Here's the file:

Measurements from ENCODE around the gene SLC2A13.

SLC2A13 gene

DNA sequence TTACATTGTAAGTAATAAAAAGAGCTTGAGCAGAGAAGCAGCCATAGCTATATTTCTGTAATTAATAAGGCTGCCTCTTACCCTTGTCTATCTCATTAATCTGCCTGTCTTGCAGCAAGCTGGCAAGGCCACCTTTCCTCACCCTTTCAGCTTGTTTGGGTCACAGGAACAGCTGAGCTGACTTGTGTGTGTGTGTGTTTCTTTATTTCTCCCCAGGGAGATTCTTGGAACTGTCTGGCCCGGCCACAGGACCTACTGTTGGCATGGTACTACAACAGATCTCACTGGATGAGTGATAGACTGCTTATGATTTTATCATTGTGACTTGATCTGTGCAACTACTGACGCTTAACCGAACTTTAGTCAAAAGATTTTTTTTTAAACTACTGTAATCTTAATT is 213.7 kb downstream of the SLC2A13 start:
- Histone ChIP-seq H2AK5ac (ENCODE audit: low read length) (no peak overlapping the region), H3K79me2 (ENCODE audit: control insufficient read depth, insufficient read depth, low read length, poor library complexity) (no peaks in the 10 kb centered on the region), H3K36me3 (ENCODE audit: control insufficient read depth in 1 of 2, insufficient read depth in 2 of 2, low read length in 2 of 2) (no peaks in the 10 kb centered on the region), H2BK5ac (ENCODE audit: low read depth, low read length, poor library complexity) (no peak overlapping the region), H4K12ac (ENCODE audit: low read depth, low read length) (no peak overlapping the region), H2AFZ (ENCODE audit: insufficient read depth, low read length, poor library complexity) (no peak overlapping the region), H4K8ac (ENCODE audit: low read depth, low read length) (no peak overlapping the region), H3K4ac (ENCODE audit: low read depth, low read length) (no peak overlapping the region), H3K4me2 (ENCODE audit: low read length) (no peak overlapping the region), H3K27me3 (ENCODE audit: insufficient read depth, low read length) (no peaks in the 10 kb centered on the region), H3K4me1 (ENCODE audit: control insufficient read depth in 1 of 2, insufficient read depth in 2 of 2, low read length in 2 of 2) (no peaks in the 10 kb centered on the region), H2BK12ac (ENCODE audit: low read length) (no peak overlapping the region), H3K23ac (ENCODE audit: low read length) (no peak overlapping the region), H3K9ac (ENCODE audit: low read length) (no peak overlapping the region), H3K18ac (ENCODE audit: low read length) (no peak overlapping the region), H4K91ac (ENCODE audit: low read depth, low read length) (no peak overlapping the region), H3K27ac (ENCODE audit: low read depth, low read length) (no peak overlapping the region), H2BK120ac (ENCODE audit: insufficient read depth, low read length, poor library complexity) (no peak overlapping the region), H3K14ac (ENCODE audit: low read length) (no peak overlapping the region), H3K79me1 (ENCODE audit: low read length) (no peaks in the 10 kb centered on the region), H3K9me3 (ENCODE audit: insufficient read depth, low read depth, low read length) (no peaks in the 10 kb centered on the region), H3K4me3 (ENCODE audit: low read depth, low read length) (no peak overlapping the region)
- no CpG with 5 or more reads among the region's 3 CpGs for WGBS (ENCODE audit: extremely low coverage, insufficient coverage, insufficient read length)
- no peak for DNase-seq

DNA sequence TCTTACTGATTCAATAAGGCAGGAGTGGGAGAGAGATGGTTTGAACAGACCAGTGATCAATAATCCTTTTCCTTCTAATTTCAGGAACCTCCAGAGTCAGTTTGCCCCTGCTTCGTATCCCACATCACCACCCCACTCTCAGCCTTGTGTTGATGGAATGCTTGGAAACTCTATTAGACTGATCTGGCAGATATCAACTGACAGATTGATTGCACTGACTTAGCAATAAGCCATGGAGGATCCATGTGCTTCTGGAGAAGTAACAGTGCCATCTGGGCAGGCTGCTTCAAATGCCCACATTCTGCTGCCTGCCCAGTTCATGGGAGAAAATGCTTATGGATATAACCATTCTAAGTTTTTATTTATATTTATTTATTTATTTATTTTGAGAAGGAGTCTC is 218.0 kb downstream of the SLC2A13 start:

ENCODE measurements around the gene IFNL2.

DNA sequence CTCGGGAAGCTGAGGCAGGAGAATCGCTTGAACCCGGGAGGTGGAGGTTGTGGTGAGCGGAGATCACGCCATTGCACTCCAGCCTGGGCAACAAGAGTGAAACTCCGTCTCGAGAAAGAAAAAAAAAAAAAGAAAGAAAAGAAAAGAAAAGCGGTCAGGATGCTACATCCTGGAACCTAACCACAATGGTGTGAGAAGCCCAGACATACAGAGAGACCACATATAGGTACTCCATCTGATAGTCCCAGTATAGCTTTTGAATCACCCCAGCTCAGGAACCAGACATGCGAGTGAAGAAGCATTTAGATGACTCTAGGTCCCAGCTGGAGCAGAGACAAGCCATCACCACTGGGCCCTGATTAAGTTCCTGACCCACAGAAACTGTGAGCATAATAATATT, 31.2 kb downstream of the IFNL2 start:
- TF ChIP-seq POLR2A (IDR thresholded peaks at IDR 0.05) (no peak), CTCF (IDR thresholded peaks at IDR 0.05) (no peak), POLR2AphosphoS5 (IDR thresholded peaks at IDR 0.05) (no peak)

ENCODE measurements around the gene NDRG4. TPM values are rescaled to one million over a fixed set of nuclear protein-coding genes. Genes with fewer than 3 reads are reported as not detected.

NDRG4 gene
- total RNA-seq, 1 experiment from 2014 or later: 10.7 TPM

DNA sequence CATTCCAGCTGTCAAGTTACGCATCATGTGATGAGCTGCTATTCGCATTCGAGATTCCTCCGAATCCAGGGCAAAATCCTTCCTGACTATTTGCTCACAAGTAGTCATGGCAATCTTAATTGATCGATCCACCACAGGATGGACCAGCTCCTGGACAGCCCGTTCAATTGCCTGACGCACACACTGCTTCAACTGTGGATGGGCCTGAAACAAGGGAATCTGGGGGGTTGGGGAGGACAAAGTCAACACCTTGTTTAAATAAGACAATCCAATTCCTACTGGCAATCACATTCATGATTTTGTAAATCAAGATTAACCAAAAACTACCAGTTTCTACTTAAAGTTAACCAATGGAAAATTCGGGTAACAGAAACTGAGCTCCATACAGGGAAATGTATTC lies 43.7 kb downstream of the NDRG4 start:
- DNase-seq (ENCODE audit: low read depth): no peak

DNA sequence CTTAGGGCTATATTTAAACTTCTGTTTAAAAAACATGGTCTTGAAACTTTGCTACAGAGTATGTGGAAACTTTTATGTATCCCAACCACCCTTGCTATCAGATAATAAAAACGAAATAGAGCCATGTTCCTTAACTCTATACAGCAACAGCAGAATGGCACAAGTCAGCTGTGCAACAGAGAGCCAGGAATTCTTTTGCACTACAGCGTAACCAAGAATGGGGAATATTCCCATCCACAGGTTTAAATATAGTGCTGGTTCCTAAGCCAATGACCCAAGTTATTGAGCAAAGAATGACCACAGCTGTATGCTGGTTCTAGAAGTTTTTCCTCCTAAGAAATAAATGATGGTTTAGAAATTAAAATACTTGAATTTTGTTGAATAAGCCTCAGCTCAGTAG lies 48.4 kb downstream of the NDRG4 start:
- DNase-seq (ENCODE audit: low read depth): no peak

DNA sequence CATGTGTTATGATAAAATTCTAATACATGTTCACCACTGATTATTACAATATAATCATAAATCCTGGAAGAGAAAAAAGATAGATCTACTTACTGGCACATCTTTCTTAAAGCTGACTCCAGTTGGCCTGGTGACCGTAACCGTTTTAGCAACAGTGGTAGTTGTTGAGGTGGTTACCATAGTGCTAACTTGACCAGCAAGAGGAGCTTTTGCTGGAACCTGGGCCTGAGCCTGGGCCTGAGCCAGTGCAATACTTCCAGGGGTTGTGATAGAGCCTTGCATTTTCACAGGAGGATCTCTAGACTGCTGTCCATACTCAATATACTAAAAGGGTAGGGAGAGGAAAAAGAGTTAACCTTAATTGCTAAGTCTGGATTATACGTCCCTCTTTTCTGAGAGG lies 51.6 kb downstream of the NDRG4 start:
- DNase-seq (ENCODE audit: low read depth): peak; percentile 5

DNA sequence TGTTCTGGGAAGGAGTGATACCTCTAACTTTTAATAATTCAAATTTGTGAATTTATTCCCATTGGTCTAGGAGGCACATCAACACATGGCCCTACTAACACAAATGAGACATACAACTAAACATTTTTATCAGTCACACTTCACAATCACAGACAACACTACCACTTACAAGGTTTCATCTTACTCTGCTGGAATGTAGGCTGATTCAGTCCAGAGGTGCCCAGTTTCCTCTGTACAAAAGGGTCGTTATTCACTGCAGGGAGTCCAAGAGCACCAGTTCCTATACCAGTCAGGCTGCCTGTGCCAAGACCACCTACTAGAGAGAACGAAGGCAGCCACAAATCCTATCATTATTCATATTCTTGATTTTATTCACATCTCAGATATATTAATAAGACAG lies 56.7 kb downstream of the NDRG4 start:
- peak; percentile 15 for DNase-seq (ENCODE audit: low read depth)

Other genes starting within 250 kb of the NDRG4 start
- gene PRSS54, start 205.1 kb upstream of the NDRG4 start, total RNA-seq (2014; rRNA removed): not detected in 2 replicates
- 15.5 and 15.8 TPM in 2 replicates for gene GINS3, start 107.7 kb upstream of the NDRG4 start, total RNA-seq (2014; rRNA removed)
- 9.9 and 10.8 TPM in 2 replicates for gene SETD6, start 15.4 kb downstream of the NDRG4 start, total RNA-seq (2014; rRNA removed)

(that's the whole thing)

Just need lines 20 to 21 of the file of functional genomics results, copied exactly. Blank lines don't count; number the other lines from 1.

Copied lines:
DNA sequence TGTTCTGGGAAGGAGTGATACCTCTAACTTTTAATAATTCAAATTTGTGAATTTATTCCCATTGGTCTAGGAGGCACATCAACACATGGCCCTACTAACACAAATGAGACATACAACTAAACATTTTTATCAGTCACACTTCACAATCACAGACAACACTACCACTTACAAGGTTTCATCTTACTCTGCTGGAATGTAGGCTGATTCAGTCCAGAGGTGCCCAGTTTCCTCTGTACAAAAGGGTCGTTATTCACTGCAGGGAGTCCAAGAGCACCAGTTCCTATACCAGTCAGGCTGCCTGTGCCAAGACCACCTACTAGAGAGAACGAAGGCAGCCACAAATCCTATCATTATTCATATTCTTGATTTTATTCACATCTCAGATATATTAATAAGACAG lies 56.7 kb downstream of the NDRG4 start:
- peak; percentile 15 for DNase-seq (ENCODE audit: low read depth)